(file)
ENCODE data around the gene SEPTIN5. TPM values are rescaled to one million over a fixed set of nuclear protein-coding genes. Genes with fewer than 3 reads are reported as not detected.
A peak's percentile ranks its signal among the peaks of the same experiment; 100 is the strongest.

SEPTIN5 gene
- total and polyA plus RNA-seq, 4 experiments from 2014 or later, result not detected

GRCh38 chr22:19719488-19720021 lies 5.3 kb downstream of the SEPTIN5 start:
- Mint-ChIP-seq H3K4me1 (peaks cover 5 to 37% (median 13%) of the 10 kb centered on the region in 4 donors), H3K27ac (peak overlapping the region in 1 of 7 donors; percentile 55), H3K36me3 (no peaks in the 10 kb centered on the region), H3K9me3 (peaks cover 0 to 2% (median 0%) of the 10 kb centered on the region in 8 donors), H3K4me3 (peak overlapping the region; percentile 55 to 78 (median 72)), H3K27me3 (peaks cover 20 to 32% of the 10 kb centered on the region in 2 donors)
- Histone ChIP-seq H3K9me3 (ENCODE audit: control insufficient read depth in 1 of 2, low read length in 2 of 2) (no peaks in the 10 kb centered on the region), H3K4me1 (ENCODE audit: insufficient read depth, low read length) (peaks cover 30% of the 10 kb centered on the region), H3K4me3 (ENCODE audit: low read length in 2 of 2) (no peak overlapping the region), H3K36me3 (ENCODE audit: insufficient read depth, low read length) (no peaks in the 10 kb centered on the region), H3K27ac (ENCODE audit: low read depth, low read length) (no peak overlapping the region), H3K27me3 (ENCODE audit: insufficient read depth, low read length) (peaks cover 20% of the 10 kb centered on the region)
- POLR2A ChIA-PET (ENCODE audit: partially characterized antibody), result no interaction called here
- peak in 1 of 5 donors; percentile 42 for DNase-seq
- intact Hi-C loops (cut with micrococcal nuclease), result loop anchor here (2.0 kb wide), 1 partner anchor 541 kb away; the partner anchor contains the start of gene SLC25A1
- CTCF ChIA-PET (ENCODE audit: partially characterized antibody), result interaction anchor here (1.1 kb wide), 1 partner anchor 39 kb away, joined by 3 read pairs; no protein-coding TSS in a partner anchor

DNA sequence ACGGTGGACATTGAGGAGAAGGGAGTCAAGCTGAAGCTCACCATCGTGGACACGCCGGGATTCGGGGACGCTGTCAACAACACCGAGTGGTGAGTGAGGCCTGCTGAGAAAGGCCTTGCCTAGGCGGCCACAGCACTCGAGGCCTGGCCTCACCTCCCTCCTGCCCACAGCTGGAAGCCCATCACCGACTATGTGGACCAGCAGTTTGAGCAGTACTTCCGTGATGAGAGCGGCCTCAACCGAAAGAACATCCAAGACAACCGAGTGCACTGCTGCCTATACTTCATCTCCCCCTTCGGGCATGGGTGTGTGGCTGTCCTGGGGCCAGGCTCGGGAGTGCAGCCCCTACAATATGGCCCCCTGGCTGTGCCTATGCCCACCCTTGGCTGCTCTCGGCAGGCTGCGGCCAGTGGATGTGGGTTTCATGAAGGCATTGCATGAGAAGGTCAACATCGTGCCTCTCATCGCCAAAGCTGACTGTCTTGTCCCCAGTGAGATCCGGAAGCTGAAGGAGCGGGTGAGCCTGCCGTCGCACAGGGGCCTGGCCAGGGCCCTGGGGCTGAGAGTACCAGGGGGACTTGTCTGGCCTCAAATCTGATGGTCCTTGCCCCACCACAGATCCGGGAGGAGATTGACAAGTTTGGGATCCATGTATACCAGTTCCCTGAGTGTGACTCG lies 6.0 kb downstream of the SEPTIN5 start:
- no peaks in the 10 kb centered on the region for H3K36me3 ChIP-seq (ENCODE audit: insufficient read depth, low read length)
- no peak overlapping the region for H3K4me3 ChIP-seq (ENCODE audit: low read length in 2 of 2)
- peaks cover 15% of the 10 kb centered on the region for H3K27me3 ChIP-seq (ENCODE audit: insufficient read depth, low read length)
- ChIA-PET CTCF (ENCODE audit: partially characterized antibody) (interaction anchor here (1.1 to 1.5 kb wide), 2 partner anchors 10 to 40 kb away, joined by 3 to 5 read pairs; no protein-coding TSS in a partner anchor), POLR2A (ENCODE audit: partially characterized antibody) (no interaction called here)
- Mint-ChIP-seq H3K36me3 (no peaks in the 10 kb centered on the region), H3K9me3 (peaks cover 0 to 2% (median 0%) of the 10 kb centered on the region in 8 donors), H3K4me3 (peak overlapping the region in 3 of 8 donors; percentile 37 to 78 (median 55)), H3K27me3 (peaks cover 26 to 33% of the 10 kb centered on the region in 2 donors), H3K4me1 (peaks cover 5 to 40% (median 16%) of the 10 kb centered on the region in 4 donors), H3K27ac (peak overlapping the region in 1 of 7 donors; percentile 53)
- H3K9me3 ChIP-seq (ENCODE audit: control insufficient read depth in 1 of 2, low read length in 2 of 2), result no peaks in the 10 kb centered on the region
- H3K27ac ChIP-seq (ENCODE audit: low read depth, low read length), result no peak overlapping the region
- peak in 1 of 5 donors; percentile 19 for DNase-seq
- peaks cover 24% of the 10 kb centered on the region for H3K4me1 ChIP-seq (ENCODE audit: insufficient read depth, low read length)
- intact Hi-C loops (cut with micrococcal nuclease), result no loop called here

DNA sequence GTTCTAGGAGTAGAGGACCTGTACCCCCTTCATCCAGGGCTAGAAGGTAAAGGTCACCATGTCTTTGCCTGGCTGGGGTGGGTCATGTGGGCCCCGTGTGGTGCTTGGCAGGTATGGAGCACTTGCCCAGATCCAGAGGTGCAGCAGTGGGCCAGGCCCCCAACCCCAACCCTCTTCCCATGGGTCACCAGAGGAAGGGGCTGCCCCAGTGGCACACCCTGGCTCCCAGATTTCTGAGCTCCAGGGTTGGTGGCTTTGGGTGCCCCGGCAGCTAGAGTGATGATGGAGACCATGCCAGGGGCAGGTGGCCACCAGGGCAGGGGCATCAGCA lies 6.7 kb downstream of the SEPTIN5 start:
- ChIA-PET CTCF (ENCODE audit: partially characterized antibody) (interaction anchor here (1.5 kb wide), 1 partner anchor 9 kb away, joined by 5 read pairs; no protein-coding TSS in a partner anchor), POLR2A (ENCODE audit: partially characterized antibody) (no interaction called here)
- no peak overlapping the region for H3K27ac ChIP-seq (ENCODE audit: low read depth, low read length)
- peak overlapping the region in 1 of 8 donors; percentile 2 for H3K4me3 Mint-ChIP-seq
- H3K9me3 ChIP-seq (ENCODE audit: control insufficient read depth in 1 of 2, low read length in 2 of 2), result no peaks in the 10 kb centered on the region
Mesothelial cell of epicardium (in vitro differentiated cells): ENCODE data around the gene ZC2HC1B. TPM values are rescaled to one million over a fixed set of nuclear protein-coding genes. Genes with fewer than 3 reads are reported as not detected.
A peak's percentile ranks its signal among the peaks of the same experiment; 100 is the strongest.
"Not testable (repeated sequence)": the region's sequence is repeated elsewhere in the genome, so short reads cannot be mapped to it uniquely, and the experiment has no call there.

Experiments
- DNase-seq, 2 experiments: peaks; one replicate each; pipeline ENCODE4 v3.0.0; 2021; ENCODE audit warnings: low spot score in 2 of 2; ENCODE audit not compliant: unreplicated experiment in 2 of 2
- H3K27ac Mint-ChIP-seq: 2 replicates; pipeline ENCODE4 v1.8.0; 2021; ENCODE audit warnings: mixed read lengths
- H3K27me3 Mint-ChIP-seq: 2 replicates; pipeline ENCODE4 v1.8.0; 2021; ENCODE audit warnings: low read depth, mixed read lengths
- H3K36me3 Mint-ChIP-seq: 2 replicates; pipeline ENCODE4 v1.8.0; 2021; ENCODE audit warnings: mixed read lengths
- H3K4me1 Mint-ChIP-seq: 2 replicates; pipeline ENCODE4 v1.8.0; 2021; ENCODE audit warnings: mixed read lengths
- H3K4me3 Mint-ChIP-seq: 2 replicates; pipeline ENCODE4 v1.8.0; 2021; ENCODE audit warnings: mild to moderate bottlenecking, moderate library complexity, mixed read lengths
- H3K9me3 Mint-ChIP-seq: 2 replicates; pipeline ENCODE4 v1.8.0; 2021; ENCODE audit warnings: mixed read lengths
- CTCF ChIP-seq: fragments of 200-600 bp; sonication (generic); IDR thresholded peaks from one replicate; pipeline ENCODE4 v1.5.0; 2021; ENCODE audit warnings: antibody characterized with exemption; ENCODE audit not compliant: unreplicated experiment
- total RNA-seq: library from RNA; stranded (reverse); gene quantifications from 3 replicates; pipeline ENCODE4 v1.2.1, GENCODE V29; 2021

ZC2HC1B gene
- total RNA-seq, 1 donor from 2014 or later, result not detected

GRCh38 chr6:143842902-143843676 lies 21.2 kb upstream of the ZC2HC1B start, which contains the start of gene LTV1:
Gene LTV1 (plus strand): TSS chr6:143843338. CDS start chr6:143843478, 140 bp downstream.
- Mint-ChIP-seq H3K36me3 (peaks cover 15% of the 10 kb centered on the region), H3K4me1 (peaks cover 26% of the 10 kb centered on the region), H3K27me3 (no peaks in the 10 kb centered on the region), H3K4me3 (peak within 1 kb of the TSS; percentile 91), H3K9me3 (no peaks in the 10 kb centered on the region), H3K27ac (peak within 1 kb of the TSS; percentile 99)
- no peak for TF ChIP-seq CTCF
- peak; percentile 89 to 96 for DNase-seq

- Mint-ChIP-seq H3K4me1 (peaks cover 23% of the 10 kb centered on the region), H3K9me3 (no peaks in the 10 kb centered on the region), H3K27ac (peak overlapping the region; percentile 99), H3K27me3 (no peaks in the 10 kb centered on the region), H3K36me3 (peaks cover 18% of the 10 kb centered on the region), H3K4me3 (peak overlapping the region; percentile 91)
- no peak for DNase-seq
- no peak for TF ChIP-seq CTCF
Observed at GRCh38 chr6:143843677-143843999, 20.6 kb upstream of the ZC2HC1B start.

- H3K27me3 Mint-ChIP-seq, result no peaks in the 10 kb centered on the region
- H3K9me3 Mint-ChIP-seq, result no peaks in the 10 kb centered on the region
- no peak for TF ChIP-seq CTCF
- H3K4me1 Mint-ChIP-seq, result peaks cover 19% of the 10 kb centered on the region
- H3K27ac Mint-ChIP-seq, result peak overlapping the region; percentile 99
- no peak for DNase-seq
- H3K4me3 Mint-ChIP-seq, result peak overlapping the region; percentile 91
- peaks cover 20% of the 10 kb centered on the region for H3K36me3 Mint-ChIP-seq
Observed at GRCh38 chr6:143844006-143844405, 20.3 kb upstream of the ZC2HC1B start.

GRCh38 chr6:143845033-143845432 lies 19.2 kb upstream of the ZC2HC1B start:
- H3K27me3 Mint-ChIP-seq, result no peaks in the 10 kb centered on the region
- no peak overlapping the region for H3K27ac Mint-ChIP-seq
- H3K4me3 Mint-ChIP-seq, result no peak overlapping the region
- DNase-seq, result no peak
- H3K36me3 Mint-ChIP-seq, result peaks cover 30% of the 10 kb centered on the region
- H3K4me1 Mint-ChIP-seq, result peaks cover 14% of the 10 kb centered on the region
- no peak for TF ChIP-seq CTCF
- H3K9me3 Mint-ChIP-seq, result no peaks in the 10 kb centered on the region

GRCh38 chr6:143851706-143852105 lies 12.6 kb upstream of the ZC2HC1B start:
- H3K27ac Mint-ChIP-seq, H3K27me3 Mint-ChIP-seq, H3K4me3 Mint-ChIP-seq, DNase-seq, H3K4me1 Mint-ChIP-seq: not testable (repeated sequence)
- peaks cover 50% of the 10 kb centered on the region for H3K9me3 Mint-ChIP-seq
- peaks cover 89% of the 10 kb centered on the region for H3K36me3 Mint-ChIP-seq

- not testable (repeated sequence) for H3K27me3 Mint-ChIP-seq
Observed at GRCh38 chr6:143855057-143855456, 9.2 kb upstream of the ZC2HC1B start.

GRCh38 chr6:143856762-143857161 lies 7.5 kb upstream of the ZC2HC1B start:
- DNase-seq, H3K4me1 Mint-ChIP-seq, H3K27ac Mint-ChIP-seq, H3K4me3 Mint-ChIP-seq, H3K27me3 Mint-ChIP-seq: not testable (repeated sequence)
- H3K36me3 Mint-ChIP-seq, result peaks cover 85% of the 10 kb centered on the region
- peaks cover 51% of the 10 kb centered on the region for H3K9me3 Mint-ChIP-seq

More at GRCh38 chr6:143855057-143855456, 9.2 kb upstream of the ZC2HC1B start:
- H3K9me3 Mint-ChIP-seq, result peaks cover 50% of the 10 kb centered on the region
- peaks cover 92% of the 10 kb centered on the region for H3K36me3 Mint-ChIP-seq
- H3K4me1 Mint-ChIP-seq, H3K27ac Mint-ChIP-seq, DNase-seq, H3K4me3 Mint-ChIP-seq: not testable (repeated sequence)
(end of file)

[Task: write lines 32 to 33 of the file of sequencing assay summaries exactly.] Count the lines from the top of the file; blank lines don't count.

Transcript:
- DNase-seq, 2 experiments: peaks; one replicate each; pipeline ENCODE4 v3.0.0; 2021; ENCODE audit warnings: low spot score in 2 of 2; ENCODE audit not compliant: unreplicated experiment in 2 of 2
- H3K27ac Mint-ChIP-seq: 2 replicates; pipeline ENCODE4 v1.8.0; 2021; ENCODE audit warnings: mixed read lengths